In the first days of the new Trump administration, FBI agents interviewed Flynn about his communications with Kislyak, according to current and former officials.
The interview, which was first reported by the New York Times, could expose Flynn to possible charges if he denied to the agents, as he had earlier to Pence and other incoming Trump officials, that he had discussed with Kislyak sanctions imposed by the Obama administration for what it said was Russia’s interference in the November elections.
Lying to the FBI is a felony offense, and the agents were presumably in possession of a transcript of Flynn’s conversation with Kislyak when they questioned him.
In an interview with the Daily Caller, which he granted before his resignation, Flynn said he did not discuss anything inappropriate with the Russian ambassador. “If I did, believe me, the FBI would be down my throat, my clearances would be pulled,” he said. “There were no lines crossed.”
Flynn told the Daily Caller: “It wasn’t about sanctions. It was about the 35 guys who were thrown out.” He was referring to the expulsion by the Obama administration of 35 Russians it said were intelligence operatives using diplomatic cover.
“It was basically, ‘Look, I know this happened. We’ll review everything.’ I never said anything such as, ‘We’re going to review sanctions,’ or anything like that,” Flynn said.
For Obama officials at the time, even the promise to review the expulsions would have raised a red flag.
The White House has offered conflicting accounts over the past day about whether Flynn's decision to resign was his own or done at the request of the president, adding to the confusion over how the administration viewed Flynn's actions. Senior officials told reporters Monday night that Flynn offered his resignation voluntarily. And White House counselor Kellyanne Conway said on the “Today” show Tuesday morning that Flynn “had resigned” and was not forced to quit.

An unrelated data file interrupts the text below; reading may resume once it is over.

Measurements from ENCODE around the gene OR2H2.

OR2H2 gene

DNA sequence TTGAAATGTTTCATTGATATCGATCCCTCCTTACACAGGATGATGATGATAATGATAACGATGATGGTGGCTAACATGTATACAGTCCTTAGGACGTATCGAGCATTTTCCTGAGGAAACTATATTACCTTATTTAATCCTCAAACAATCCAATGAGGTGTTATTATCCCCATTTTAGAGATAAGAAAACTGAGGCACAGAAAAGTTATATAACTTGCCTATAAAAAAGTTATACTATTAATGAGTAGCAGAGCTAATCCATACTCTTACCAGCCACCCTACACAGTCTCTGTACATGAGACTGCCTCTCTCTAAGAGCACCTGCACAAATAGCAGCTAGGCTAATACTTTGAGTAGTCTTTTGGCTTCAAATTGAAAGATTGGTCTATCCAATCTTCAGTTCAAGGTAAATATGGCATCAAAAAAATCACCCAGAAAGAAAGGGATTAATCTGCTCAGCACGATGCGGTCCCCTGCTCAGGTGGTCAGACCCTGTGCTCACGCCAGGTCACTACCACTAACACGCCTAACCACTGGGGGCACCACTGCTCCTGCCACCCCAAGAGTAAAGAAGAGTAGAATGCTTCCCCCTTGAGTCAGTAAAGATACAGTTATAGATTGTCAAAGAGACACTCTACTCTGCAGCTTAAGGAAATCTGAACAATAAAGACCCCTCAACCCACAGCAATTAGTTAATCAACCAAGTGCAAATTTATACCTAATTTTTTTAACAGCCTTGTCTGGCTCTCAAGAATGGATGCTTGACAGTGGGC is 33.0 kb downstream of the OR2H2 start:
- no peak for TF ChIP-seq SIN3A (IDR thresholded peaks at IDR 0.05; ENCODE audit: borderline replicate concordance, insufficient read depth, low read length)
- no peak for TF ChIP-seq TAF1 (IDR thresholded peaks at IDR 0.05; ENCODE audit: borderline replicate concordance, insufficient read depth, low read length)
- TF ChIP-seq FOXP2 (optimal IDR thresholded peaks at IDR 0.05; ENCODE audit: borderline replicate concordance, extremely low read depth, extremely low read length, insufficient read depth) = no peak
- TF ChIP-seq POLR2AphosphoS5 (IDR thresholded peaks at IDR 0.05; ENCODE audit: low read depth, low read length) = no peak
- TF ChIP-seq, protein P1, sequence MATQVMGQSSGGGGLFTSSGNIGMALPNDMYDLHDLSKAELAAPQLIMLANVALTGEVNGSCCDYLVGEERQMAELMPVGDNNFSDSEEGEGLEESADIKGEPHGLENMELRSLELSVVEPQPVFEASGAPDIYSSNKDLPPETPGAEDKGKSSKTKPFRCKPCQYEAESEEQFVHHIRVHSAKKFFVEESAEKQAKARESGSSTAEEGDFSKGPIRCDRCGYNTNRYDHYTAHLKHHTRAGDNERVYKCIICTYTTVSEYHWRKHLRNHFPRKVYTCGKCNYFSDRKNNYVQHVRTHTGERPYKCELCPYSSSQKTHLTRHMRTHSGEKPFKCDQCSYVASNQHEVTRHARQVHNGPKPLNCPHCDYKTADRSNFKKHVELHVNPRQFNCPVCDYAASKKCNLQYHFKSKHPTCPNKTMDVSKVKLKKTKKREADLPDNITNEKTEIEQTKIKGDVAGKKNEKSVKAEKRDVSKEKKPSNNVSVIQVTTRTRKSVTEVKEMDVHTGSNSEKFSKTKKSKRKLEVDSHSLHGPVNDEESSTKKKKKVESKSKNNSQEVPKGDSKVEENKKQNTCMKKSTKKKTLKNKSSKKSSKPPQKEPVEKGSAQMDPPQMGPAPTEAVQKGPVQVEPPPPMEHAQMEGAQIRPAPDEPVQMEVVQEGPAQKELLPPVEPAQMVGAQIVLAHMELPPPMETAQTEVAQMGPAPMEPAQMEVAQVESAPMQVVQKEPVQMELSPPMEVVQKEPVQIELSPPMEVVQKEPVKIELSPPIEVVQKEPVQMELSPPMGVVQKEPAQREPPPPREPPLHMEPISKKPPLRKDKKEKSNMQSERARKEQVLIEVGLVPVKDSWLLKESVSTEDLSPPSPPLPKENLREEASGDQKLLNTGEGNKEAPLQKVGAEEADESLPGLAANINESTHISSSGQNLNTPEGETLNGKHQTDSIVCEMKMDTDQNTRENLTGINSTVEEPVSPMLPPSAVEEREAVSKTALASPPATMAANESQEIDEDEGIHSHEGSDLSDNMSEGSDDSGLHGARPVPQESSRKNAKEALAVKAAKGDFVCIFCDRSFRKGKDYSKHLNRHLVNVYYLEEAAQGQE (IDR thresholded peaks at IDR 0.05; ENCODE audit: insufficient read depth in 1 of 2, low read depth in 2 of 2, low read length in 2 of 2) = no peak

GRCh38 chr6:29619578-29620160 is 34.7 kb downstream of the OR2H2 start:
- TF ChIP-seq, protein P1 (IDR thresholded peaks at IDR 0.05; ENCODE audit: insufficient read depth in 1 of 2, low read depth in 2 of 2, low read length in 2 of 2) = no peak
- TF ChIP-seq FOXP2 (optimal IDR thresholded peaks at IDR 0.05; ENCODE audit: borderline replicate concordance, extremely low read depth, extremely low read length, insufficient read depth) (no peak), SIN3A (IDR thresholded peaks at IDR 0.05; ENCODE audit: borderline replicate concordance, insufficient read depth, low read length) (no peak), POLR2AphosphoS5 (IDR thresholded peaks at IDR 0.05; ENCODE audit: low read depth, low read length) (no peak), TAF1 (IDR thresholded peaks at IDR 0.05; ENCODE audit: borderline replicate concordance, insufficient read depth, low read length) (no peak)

“The president is very loyal. He’s a very loyal person,” Conway said. “And by nighttime, Mike Flynn had decided it was best to resign. He knew he became a lightning rod, and he made that decision.”
Spicer, however, said repeatedly at Tuesday's briefing that Trump asked Flynn to leave.
Spicer also said that Trump was not concerned with the nature of the conversations that Flynn had with the Russian ambassador but that the lack of trust created an “unsustainable” situation. “The president has no problem with the fact that he acted in accord with what his job was supposed to be,” Spicer said.
National security officials monitored the calls of the Russian ambassador as part of routine surveillance of foreign officials in the United States. Spicer declined to say whether the president would declassify and release transcripts of Flynn's call with Kislyak.
“It is inappropriate for me to comment on those at this time,” Spicer said. “It is not an issue that has come up.”
Ashley Parker contributed to this report.